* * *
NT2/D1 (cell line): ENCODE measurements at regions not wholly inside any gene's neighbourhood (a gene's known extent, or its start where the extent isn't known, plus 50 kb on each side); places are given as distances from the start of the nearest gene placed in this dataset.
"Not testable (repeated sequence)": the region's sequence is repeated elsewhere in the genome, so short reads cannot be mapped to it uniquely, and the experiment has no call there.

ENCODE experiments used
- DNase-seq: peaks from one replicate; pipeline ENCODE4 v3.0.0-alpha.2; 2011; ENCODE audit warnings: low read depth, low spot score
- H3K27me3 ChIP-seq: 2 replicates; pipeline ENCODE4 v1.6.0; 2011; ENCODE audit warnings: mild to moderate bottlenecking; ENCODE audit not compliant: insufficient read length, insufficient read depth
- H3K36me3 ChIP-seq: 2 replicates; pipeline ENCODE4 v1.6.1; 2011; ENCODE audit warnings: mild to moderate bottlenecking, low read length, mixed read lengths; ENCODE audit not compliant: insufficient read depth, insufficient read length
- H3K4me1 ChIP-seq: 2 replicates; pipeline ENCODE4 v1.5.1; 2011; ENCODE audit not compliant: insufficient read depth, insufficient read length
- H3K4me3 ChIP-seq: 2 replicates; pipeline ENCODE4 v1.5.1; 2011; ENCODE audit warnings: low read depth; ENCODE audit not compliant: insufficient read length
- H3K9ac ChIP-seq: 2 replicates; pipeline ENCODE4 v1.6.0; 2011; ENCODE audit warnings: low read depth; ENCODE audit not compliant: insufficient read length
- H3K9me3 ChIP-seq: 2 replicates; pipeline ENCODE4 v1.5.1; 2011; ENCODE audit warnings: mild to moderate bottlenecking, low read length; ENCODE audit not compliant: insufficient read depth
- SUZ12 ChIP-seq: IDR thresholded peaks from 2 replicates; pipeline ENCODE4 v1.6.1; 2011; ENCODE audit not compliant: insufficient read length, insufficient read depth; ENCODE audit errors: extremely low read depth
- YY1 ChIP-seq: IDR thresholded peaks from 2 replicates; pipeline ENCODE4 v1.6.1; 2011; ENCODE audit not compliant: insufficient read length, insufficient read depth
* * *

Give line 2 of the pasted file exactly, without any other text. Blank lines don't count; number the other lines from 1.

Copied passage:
"Not testable (repeated sequence)": the region's sequence is repeated elsewhere in the genome, so short reads cannot be mapped to it uniquely, and the experiment has no call there.